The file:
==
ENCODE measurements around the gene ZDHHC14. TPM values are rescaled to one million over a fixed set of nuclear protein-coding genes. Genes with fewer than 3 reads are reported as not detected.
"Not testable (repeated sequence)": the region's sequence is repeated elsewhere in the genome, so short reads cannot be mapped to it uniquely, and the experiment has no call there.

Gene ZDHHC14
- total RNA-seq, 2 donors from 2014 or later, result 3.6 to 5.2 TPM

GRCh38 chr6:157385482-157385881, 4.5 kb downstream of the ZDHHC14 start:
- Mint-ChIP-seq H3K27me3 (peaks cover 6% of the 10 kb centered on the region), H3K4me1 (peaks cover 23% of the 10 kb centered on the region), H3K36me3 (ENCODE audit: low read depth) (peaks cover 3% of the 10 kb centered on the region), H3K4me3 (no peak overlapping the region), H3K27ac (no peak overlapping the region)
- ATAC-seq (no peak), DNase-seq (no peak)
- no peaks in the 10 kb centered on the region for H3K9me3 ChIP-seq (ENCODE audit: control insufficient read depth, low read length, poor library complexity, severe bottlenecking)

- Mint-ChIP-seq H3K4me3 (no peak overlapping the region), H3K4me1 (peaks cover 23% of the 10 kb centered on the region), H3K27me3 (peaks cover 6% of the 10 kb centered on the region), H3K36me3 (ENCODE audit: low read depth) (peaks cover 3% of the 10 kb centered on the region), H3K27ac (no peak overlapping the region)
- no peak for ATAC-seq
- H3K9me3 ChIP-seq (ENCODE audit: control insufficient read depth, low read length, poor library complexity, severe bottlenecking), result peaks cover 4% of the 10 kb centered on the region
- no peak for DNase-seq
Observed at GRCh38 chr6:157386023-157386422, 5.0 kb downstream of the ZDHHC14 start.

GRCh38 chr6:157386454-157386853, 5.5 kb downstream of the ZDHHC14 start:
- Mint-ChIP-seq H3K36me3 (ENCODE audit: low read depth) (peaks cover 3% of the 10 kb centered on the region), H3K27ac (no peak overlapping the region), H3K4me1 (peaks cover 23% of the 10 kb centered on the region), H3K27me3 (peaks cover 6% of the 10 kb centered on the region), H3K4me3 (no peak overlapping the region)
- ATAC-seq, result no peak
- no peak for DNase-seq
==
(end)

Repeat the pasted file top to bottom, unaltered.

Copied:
ENCODE measurements around the gene ZDHHC14. TPM values are rescaled to one million over a fixed set of nuclear protein-coding genes. Genes with fewer than 3 reads are reported as not detected.
"Not testable (repeated sequence)": the region's sequence is repeated elsewhere in the genome, so short reads cannot be mapped to it uniquely, and the experiment has no call there.

Gene ZDHHC14
- total RNA-seq, 2 donors from 2014 or later, result 3.6 to 5.2 TPM

GRCh38 chr6:157385482-157385881, 4.5 kb downstream of the ZDHHC14 start:
- Mint-ChIP-seq H3K27me3 (peaks cover 6% of the 10 kb centered on the region), H3K4me1 (peaks cover 23% of the 10 kb centered on the region), H3K36me3 (ENCODE audit: low read depth) (peaks cover 3% of the 10 kb centered on the region), H3K4me3 (no peak overlapping the region), H3K27ac (no peak overlapping the region)
- ATAC-seq (no peak), DNase-seq (no peak)
- no peaks in the 10 kb centered on the region for H3K9me3 ChIP-seq (ENCODE audit: control insufficient read depth, low read length, poor library complexity, severe bottlenecking)

- Mint-ChIP-seq H3K4me3 (no peak overlapping the region), H3K4me1 (peaks cover 23% of the 10 kb centered on the region), H3K27me3 (peaks cover 6% of the 10 kb centered on the region), H3K36me3 (ENCODE audit: low read depth) (peaks cover 3% of the 10 kb centered on the region), H3K27ac (no peak overlapping the region)
- no peak for ATAC-seq
- H3K9me3 ChIP-seq (ENCODE audit: control insufficient read depth, low read length, poor library complexity, severe bottlenecking), result peaks cover 4% of the 10 kb centered on the region
- no peak for DNase-seq
Observed at GRCh38 chr6:157386023-157386422, 5.0 kb downstream of the ZDHHC14 start.

GRCh38 chr6:157386454-157386853, 5.5 kb downstream of the ZDHHC14 start:
- Mint-ChIP-seq H3K36me3 (ENCODE audit: low read depth) (peaks cover 3% of the 10 kb centered on the region), H3K27ac (no peak overlapping the region), H3K4me1 (peaks cover 23% of the 10 kb centered on the region), H3K27me3 (peaks cover 6% of the 10 kb centered on the region), H3K4me3 (no peak overlapping the region)
- ATAC-seq, result no peak
- no peak for DNase-seq